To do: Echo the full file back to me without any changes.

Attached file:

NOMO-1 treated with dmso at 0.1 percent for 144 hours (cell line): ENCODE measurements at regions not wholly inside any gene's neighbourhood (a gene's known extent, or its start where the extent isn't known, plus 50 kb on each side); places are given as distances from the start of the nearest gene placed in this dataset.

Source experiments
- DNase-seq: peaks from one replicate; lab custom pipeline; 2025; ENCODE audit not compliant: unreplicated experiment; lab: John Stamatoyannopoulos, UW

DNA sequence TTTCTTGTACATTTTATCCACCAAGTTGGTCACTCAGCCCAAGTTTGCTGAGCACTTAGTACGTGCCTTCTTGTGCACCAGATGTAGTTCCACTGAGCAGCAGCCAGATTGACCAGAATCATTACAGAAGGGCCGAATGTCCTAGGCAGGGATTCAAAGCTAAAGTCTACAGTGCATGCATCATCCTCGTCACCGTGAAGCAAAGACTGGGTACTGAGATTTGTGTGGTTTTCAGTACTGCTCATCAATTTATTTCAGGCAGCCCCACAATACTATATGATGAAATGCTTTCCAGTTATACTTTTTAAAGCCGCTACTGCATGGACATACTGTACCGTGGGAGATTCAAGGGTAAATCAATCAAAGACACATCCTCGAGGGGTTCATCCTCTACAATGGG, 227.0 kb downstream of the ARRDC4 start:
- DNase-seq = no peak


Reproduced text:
NOMO-1 treated with dmso at 0.1 percent for 144 hours (cell line): ENCODE measurements at regions not wholly inside any gene's neighbourhood (a gene's known extent, or its start where the extent isn't known, plus 50 kb on each side); places are given as distances from the start of the nearest gene placed in this dataset.

Source experiments
- DNase-seq: peaks from one replicate; lab custom pipeline; 2025; ENCODE audit not compliant: unreplicated experiment; lab: John Stamatoyannopoulos, UW

DNA sequence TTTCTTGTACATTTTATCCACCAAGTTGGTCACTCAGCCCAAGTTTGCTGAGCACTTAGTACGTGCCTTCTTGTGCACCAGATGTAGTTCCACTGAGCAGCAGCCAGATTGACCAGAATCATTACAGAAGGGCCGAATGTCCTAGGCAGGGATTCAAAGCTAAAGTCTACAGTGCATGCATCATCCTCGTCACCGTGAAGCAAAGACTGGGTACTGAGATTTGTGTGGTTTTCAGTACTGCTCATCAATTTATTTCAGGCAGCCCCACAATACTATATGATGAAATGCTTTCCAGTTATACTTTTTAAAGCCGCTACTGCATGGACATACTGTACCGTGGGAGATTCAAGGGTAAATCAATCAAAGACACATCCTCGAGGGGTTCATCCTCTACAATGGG, 227.0 kb downstream of the ARRDC4 start:
- DNase-seq = no peak